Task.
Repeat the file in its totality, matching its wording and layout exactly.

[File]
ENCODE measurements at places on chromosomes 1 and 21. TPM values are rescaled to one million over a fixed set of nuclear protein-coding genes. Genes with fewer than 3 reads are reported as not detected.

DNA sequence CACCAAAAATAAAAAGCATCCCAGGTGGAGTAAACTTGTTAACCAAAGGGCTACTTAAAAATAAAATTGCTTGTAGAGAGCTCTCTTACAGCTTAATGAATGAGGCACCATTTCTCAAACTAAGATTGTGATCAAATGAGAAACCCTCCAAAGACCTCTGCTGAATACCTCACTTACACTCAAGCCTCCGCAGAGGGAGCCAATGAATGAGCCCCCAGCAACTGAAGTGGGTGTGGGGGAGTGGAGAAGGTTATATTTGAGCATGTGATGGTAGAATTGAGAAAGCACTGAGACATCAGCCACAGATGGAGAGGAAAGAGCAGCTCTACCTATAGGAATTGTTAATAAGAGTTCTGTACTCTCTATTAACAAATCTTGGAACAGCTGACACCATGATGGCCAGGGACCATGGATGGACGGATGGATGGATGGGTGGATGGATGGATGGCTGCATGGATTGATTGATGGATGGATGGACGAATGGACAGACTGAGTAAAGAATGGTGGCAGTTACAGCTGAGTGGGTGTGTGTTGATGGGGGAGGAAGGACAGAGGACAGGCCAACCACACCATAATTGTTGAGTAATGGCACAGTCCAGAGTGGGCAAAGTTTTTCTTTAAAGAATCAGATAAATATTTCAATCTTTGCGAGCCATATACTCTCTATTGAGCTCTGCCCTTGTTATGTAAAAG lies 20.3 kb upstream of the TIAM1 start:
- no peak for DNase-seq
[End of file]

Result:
ENCODE measurements at places on chromosomes 1 and 21. TPM values are rescaled to one million over a fixed set of nuclear protein-coding genes. Genes with fewer than 3 reads are reported as not detected.

DNA sequence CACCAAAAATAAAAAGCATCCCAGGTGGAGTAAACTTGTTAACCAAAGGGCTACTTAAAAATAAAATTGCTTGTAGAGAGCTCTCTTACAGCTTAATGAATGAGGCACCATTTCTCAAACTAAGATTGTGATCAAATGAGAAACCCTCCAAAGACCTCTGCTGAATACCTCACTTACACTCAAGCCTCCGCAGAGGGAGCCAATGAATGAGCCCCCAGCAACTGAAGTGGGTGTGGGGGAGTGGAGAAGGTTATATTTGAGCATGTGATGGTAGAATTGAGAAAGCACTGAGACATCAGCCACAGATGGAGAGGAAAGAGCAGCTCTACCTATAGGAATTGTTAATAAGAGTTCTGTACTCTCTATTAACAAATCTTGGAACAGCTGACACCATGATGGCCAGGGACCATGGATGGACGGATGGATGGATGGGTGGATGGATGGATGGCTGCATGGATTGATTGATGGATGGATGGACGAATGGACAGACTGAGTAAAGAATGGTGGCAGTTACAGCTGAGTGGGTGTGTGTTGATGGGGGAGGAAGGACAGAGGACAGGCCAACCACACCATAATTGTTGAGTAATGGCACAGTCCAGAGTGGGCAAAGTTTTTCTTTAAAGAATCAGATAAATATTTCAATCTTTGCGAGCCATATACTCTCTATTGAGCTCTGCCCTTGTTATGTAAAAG lies 20.3 kb upstream of the TIAM1 start:
- no peak for DNase-seq